Have you seen Dr. Horrible’s Singalong Blog? It’s this awesome film from Joss Whedon. Nathan Fillion was in it, as was Neil Patrick Harris and Felicia Day. I love this movie like nothing else.
I learn about writing from everywhere, or at least I try to. So when something comes along that captures my imagination as much as this, I have to ruin it for myself. You know, by picking it apart to see how it was made. I actually intend to do this more often on here, as it’s actually a great practice.
Now, directors have all kinds of tools we don’t have. Sad to say, Neil Patrick Harris and Liev Schriber are not here to act my stories out. I also don’t have Danny Elfman to write a score for me. But there are still things to learn from the writing and character building.
I fell in love with Dr. Horrible/ Billy right away when watching this movie. He’s a real person, which I’ve mentioned before is kind of a big deal for characters. He gets mad and bitches. He’s not a lovable klutz who stumbles into success, but neither is he a superhero for whom everything comes easily. He’s a self-obsessed dork, disillusioned but somehow still hopeful. A pessimistic dreamer, which I think we can all relate to. He wants the girl, the world and the cool job in the Evil Leauge of Evil. He knows he should have those things, and is trying desperately to achieve them. And yet he’s full of doubt. Not in himself, but in the world.
We see all of these aspects of him through the way he speaks to the people around him. He plans things out. He refuses to meet with someone because he feels that they’re beneath him. He talks, openly, about being defeated by Captain Hammer. He does a million subtle things that show us how he’s feeling.
Bad guy, good guy
The protagonist of this movie is a villain who calls himself Dr. Horrible who wants to be a super villain. He wants to join the Evil League of Evil and work with Bad Horse. (The Thoroughbred of sin.) He has a Ph.D. in horribleness and wants to rule the world.
He also refuses to have a fight at a park because there are kids there. He’s respectful of Penny, the female lead. Even though he’s in love with her, he’s honest with her. When she asks him to sign a petition to help homeless people he does, but he also tells her that he thinks she’s treating a symptom of their society. He wants things to be better for everyone. He’s smart, honest and works hard. He’s interested in his friend’s lives, taking the time to ask them about what’s going on with them, dispute being a little self-centered. He’s felt failure, boy has he ever, and keeps trying anyway. At several moments, he proves that he’s not capable of killing someone in cold blood for his own personal gain. Or for any reason, really.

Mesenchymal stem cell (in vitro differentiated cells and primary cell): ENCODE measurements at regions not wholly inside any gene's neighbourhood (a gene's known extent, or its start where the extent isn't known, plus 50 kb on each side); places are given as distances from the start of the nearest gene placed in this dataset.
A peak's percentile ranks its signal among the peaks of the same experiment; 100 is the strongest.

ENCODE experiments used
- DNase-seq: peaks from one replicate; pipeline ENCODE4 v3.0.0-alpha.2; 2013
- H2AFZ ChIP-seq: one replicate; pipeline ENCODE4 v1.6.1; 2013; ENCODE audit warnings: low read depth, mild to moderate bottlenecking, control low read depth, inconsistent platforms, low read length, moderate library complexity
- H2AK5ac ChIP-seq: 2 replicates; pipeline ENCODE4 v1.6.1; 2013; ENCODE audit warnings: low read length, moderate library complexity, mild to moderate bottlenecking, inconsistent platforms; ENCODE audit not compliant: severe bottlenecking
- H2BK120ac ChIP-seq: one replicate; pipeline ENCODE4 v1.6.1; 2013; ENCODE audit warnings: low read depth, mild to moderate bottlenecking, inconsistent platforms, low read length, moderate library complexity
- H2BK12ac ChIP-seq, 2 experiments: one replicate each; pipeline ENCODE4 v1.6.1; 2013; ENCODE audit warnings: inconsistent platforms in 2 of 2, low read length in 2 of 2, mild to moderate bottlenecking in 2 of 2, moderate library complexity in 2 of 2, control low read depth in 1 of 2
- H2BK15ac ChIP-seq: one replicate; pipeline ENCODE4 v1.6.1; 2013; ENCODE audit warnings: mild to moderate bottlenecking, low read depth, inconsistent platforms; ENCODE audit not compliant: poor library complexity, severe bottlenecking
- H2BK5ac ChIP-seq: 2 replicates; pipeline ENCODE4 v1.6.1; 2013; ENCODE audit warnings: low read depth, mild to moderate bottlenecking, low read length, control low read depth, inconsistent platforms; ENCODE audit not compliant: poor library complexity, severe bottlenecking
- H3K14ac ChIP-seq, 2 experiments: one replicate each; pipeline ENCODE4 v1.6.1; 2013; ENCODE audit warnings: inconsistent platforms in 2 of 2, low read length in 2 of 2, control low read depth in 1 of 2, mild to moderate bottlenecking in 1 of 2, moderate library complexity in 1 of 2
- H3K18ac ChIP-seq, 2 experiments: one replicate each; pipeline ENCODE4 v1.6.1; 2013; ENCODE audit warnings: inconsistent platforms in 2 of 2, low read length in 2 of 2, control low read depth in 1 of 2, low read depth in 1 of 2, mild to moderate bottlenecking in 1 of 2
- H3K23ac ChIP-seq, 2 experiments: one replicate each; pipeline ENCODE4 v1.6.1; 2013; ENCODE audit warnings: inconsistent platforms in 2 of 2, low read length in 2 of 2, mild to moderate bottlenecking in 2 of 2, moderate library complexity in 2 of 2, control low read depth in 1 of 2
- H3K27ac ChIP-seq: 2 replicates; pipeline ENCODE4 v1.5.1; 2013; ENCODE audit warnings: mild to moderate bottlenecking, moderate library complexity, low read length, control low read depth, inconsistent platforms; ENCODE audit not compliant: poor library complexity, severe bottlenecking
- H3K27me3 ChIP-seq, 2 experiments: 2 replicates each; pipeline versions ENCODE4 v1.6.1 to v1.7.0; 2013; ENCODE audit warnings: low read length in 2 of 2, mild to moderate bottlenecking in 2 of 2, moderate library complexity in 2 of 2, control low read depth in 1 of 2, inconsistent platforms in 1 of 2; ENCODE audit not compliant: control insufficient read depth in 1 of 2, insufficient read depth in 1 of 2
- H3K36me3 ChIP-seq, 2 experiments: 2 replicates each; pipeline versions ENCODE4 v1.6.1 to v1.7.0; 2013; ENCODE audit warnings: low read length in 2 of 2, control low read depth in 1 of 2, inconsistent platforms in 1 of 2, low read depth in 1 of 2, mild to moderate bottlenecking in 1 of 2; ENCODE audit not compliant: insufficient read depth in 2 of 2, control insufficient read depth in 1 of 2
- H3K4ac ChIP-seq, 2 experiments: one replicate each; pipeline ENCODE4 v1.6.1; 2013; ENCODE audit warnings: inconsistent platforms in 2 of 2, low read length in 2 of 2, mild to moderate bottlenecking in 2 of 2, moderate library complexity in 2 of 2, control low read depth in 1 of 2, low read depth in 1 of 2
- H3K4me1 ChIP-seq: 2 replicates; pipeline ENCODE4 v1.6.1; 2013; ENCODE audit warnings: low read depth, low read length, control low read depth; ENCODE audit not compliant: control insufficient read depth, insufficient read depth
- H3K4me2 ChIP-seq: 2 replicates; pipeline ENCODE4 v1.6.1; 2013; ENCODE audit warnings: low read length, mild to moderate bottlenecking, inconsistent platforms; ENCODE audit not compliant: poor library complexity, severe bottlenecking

The antagonist is Captain Hammer, a superhero with hammer like strength. He’s loved by the community and has an adorable little group of fan girls and boy who stalk him and cut off pieces of his hair when he’s not paying attention.
He also has sex with Penny just because he knows Dr. Horrible likes her. He pays lip service to her cause of helping homeless people. He makes a point of beating the hell out of Dr. Horrible, just to make him look like a loser. He’s narcissistic and stupid. He makes a show of helping the homeless just for more praise. When he fails, he falls apart. And he proves that he’s got no problem, at all, killing.
While I do love the bad guy protagonist motif, (as seen in Dexter, Santa Clarita Diet and Ray Donovan) this isn’t what’s happening here. As we can see, the super villain personifies qualities that we would associate with a good and noble person. The superhero is the actual horrible person. (See what I did there?)
Everything you ever, and 1+1 Vs. 2
When you watch Dr. Horrible, you hear the same phrase over and over. Everything you ever.
Everything you ever what? Wanted, deserved, dreamed of? It never actually says, which leaves the viewer to finish the sentence themselves.
This is the clearest example I’ve ever seen of a lesson I learned from a Ted Talk by Pixar writer Andrew Stanton. By the way, if you haven’t seen his talk, The Clues to a Great Story, here’s a link. Fantastic talk. But the lesson is this.
Don’t give the audience two, give then 1+1 and let them figure it out for themselves.
And this is something I’ve struggled with so much. I want my stories to be clear, to be obvious. I have a habit of saying “Look! Here is the moral of this story! Here is how she’s feeling, here’s why he did that thing! I know you’ll never be able to put it together yourself, and I’ll be damned if I’ll be misunderstood. So I’m just going to tell you what I want you to get our of this. I’m not going to let you extract something from this that I didn’t intend!”
Which, as I write this, I realize is a horribly selfish way to write. It is not our jobs as writers to tell people how they should feel about our writing. It’s our job to tell a story. A real, honest, story.
Finally, I’d like to tell you my favorite Joss Whedon quote about writing.
“Make it dark, make it grim, make it tough, but then, for the love of God, tell a joke.”
Comedy works well in Dr. Horrible. You’re laughing so much at the absurdity of it all that you don’t see the dark ending coming.
If you have any movies, tv shows or books that you’d like to see picked apart for writing lessons please ask. Send me an email at nicolecluttrell86@Gmail.com or comment on this post.